How to switch health insurers if you're worried about cybersecurity, costs or claims

How to switch health insurers if you’re worried about cybersecurity, costs or claims

More than half of Australians have private health insurance.

Around a quarter, or almost four million people, are members of Medibank – Australia’s largest health insurer and the company at the center of an ongoing cybersecurity breach.

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Medibank promised to support affected customers.

However, such violations may cause some customers to consider switching companies.

People may also want to switch companies for other reasons, including to get a better deal.

Here are some tips to get started.

Why change?

Prior to this latest cybersecurity breach, the most common reason for wanting to switch private health insurers was to find cheaper coverage.

This was most likely due to annual premium increases which, until recently, exceeded inflation.

Other reasons for changing include dissatisfaction with claim amounts, seeking additional benefits, or trying to avoid exclusions (services not covered).

Existing coverage may also no longer suit a person’s health needs and lifestyle.

The Commonwealth Ombudsman offers a guide with the types of common situations encountered when changing health insurers and what to expect.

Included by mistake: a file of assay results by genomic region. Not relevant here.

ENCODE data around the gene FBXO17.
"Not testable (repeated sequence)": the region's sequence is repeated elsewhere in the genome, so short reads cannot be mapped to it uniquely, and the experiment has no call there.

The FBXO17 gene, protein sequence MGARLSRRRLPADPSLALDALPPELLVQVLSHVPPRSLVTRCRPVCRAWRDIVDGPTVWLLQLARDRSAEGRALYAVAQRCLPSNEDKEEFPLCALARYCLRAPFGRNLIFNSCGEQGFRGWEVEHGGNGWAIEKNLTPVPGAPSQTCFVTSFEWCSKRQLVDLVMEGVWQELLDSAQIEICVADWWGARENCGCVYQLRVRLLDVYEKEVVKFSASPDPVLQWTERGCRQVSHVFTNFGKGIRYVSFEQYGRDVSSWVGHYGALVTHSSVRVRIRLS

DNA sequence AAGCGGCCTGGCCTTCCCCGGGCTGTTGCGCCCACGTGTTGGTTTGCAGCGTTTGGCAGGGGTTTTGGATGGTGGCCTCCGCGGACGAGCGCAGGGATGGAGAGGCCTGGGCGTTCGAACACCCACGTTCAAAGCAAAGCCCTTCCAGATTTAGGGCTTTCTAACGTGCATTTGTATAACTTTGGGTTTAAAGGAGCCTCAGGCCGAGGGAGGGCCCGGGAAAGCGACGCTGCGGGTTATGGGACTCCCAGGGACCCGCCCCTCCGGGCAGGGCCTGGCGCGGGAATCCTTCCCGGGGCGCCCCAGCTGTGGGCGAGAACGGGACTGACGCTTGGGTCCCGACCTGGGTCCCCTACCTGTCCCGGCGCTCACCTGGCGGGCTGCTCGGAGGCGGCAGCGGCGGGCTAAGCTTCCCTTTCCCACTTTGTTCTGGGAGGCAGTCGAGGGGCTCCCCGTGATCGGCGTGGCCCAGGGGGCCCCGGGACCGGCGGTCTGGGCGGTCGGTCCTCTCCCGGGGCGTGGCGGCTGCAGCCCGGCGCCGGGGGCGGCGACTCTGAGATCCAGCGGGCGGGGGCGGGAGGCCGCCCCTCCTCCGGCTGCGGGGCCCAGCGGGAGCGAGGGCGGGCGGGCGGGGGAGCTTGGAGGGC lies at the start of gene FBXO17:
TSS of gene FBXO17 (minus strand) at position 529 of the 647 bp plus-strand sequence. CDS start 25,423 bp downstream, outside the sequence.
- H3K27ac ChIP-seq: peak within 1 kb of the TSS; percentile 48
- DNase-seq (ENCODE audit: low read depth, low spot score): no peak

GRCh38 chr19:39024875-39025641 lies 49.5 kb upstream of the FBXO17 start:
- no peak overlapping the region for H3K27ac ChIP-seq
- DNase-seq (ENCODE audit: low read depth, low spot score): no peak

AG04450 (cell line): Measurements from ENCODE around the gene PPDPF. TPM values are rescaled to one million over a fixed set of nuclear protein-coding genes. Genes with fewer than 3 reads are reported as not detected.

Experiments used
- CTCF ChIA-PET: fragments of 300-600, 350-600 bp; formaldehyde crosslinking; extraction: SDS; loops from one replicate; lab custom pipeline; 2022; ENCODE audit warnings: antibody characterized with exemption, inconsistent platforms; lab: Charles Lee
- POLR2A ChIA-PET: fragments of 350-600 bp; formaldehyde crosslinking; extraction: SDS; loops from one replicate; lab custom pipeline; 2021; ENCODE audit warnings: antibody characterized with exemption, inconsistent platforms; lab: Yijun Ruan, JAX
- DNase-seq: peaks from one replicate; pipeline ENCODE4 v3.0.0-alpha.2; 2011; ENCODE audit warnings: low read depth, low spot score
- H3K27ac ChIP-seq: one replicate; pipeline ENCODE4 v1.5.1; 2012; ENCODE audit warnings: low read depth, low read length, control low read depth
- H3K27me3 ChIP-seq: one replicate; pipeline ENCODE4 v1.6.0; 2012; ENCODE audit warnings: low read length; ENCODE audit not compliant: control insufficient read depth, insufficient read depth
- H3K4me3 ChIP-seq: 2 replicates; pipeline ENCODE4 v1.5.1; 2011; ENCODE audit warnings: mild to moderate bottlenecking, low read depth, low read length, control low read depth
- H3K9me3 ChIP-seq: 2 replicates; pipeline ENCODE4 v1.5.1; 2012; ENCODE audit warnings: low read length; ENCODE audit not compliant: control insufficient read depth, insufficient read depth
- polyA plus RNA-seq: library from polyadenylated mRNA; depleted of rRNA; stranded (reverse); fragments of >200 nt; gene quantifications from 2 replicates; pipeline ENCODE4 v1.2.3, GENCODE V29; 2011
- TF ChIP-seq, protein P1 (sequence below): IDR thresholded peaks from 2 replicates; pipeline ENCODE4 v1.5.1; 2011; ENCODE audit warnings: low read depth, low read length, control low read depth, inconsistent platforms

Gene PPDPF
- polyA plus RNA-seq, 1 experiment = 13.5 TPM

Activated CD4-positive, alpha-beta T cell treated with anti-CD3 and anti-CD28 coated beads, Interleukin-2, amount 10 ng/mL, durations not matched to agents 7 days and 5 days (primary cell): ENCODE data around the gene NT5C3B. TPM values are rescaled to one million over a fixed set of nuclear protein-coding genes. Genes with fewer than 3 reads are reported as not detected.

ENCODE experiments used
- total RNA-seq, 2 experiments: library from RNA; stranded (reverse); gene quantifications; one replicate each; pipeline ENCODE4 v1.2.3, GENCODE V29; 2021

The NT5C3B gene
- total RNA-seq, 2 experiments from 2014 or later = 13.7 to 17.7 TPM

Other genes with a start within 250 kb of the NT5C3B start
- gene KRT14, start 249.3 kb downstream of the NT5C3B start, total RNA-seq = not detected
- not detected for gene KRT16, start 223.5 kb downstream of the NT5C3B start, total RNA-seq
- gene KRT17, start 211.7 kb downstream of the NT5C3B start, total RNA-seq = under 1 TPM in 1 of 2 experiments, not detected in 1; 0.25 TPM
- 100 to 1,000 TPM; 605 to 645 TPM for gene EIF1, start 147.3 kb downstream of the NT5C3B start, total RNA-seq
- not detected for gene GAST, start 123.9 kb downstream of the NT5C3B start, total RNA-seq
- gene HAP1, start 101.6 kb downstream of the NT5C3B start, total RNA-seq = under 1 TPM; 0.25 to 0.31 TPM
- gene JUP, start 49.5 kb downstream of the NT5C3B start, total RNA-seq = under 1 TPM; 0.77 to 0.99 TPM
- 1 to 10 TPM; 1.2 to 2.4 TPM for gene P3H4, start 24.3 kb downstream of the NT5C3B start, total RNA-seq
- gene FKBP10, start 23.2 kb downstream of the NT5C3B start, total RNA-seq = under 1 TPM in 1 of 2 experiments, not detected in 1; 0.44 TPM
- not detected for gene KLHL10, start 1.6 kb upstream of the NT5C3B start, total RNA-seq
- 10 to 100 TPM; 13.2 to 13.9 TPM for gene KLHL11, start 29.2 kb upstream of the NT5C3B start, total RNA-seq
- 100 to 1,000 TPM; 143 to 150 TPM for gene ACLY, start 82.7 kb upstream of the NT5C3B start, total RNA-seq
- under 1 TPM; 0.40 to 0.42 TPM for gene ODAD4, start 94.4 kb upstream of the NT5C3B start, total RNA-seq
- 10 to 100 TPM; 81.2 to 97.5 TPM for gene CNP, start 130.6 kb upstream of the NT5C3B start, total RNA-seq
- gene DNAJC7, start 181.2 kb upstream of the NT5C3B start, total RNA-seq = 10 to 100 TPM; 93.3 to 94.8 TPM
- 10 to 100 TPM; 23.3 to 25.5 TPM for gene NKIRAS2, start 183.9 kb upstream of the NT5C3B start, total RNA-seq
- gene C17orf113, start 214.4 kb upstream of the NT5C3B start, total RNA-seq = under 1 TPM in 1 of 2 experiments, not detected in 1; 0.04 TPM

The change can lead to better matches between what a consumer needs from their health insurance and their policy inclusions.

People can also get better value for money.

There is the added benefit of fostering competition among firms, inducing insurers to design better value insurance products.

How to compare?

Changing health insurers can seem daunting.

However, several websites, such as iSelect and finder, compare the market and provide product and cost comparisons.

These sites compare less than a third of all insurers, limiting your chances of getting a better deal.

A lesser known option is to use the government website

This contains details of all the policies available in Australia.

People can choose to exclude certain medical conditions from their health coverage to save money. Credit: Natalia Gdovskaya/Getty Images

You and your family may be eligible to join a restricted insurer depending on your industry or profession.

These can offer lower premiums and policies with greater benefits, as profits are returned to members.

Terms and conditions, including waiting periods, may be more flexible with restricted funds.

Government reforms introduced four product categories (gold, silver, bronze or base).

These are based on standard clinical categories specifying what is and is not covered.

All insurers are now required to classify their products in these levels, which facilitates comparison between insurers.

What else should I know?

Wait times, discounts and fees

When you change insurer, your old health fund issues a discharge certificate to your new fund, with the amounts you have already claimed during the year being transferred to your new policy.